The Investigation of Virginiamycin-Added Fungal Fermentation on the Size and Immunoreactivity of Heat-Sensitive Soy Protein

Liyan Chen, Praveen V. Vadlani, Ronald L. Madl, Weiqun Wang, Yongcheng Shi, William R. Gibbons
2015 International Journal of Polymer Science  
The usage of soy protein for young monogastric animals is restricted due to potential allergens and high molecular weight. The investigation of fungi fermentation effect on soy protein has been interrupted by substrate sterilization. Virginiamycin at 0.05% was added together withAspergillus oryzaefor solid state fermentation (SSF) in unsterilized soy meal (SM). When compared toA. oryzaeSSF alone, virginiamycin did not cause the interference of fungal fermentation but elucidated the protein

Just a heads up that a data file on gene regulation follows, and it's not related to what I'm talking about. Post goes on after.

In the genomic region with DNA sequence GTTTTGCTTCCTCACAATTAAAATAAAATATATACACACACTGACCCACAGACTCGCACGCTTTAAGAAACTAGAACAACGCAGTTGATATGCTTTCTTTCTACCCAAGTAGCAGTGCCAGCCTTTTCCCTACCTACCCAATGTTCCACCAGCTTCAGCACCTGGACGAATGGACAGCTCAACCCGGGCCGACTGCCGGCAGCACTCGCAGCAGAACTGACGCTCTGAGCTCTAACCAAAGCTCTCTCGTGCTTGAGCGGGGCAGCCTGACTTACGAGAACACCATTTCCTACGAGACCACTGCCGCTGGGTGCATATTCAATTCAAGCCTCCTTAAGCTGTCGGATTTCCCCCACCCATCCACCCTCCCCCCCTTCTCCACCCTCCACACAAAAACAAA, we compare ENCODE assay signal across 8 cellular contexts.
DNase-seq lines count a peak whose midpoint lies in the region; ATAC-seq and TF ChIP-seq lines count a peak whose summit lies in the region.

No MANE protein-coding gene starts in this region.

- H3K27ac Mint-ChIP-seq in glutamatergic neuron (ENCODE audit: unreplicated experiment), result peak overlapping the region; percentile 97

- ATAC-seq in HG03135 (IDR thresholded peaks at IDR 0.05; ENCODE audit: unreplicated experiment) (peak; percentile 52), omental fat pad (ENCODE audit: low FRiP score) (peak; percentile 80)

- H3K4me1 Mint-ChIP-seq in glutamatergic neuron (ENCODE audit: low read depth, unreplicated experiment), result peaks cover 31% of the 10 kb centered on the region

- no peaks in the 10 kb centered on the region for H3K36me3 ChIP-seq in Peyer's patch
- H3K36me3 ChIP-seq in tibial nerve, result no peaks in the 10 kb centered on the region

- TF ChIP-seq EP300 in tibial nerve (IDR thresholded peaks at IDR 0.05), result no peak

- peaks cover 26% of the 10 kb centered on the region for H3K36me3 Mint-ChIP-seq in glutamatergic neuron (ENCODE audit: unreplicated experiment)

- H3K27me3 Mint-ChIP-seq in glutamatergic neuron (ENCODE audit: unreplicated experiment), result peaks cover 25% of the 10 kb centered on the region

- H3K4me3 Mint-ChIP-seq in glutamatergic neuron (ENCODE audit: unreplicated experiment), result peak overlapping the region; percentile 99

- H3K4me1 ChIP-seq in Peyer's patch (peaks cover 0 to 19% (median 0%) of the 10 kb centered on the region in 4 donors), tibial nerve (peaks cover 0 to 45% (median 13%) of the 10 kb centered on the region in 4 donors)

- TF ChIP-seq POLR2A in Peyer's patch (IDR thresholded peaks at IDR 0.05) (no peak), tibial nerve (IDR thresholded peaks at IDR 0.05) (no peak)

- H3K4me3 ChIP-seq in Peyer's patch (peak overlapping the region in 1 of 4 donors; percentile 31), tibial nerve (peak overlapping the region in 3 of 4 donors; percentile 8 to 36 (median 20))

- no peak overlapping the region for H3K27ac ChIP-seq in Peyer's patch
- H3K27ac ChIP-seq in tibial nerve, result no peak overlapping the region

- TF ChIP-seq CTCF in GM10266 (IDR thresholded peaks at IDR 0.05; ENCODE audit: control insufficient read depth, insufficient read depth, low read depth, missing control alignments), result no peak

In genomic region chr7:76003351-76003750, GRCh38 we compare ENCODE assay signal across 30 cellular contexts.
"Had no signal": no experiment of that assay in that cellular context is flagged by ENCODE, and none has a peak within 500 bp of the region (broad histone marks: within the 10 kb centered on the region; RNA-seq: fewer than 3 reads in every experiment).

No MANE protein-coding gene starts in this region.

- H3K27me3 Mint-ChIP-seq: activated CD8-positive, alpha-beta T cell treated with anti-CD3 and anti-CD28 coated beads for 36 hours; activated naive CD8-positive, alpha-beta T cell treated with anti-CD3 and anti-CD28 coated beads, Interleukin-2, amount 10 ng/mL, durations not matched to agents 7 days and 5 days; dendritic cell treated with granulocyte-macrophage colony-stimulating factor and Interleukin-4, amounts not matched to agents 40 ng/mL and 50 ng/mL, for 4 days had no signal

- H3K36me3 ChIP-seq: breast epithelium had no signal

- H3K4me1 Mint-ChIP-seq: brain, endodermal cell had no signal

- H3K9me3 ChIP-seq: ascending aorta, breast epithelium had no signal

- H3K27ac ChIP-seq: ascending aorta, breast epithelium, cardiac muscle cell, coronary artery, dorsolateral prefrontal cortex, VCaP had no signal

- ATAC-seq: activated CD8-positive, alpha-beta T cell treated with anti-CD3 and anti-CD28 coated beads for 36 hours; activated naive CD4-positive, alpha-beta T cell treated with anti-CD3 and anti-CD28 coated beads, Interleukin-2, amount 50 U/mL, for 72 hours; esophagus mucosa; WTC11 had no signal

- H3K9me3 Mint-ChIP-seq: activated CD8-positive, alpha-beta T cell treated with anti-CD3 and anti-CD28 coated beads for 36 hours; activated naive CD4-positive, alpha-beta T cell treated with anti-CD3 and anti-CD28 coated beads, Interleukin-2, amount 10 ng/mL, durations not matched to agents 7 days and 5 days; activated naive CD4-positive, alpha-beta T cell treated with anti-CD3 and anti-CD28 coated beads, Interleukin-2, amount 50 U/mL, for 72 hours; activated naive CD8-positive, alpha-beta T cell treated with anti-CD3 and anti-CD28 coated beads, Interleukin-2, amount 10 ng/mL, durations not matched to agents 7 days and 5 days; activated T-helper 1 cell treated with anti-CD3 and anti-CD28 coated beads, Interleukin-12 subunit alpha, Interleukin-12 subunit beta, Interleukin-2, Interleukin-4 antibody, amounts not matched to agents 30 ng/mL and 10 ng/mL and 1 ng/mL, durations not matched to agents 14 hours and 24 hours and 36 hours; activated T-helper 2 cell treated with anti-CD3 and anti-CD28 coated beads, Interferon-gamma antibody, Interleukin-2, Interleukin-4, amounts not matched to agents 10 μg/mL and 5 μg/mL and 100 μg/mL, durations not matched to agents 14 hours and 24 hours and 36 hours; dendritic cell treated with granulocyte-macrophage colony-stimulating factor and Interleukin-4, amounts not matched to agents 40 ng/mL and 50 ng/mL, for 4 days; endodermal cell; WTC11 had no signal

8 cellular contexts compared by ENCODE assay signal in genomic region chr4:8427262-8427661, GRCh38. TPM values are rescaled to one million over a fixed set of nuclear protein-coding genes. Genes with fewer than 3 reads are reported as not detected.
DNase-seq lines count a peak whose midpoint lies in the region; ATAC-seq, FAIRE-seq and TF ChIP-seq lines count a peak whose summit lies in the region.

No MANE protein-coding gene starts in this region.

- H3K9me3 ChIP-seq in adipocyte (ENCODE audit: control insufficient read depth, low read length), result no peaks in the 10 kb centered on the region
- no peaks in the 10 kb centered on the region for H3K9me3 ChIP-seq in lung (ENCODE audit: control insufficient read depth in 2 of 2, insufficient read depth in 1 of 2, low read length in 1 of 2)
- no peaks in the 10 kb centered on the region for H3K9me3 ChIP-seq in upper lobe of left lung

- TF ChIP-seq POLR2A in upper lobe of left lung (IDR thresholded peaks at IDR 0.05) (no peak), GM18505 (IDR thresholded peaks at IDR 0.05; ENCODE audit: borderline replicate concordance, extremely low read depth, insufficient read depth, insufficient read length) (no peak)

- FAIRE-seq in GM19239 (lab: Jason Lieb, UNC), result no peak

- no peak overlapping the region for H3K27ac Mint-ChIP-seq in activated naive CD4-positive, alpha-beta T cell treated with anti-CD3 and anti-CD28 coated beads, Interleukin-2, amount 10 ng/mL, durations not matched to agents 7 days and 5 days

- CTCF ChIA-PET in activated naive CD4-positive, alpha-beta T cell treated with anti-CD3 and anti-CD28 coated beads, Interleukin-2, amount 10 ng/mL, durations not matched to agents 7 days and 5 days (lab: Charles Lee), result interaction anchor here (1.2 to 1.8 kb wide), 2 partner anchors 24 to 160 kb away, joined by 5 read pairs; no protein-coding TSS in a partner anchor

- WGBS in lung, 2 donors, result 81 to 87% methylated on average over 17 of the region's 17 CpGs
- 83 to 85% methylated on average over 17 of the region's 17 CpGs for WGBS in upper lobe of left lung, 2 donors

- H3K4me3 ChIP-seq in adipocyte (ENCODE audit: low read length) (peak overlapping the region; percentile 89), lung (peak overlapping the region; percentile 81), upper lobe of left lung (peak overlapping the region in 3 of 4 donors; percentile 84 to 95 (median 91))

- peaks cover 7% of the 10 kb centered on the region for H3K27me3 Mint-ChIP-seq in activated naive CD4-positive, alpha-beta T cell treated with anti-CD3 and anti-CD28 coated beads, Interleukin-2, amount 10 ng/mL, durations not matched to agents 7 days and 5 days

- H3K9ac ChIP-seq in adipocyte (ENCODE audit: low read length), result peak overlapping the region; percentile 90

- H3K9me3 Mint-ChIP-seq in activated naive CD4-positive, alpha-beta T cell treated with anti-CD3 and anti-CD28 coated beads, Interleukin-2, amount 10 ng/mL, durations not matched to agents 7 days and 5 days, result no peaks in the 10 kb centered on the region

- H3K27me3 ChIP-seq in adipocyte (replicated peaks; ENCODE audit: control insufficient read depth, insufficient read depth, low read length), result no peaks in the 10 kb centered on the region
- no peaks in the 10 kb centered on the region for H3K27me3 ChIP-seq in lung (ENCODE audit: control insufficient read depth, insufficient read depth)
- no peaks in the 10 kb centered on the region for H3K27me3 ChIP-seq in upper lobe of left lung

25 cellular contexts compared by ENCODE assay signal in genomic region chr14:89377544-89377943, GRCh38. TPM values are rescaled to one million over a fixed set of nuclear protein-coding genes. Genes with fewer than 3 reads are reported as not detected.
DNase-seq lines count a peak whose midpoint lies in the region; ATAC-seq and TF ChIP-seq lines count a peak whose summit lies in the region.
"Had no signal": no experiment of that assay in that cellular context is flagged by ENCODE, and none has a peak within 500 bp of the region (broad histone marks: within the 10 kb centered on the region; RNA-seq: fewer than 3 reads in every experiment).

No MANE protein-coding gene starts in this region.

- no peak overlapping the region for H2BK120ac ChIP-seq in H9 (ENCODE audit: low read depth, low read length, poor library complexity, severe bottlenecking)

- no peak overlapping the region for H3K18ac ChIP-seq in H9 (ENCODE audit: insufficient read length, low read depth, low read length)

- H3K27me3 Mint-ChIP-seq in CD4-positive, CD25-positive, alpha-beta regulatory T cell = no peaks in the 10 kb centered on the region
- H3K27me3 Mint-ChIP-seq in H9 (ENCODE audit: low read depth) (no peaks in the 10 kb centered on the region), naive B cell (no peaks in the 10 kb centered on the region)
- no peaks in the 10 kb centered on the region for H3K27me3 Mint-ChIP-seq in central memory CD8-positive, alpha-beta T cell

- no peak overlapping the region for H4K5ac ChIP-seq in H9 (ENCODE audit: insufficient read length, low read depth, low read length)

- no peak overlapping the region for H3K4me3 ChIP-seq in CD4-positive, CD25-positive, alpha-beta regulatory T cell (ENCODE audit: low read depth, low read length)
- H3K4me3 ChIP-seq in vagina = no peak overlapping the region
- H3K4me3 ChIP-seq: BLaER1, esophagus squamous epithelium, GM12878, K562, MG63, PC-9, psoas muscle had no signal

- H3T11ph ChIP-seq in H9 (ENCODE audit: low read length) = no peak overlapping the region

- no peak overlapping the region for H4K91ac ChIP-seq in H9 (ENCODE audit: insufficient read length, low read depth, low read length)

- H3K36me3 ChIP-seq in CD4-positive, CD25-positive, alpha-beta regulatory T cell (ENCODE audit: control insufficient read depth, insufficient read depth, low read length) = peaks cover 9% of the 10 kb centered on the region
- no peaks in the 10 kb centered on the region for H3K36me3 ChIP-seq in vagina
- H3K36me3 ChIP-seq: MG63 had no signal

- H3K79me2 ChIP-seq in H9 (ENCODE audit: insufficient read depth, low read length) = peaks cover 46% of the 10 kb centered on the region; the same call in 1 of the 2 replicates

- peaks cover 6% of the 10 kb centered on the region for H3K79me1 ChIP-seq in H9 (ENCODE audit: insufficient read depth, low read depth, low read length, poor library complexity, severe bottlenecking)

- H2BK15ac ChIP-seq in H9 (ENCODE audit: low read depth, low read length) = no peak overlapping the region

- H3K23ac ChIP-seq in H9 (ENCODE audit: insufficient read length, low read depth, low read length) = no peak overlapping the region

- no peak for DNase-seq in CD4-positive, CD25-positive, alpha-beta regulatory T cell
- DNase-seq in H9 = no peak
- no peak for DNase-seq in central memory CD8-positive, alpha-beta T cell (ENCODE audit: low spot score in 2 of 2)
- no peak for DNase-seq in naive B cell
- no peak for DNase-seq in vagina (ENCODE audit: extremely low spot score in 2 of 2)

more » ... dation. SDS-PAGE results showed that bothαandα′ subunits ofβ-conglycinin were degraded significantly. In addition, western blot results showed that the immunoreactive signals of soy protein were considerably reduced in virginiamycin-added fermentation with unsterilized SM. Furthermore, fungal fermentation increased total protein and essential amino acid contents, suggesting the value enhancement of SM products. Taken together, this study demonstrated for the first time that virginiamycin could help investigate fermentation effect on heat-sensitive soy protein. Fermented SM has several potential applications in feed industry.
doi:10.1155/2015/682596 fatcat:q3w3j3vv2bbstixydsarxpbxh4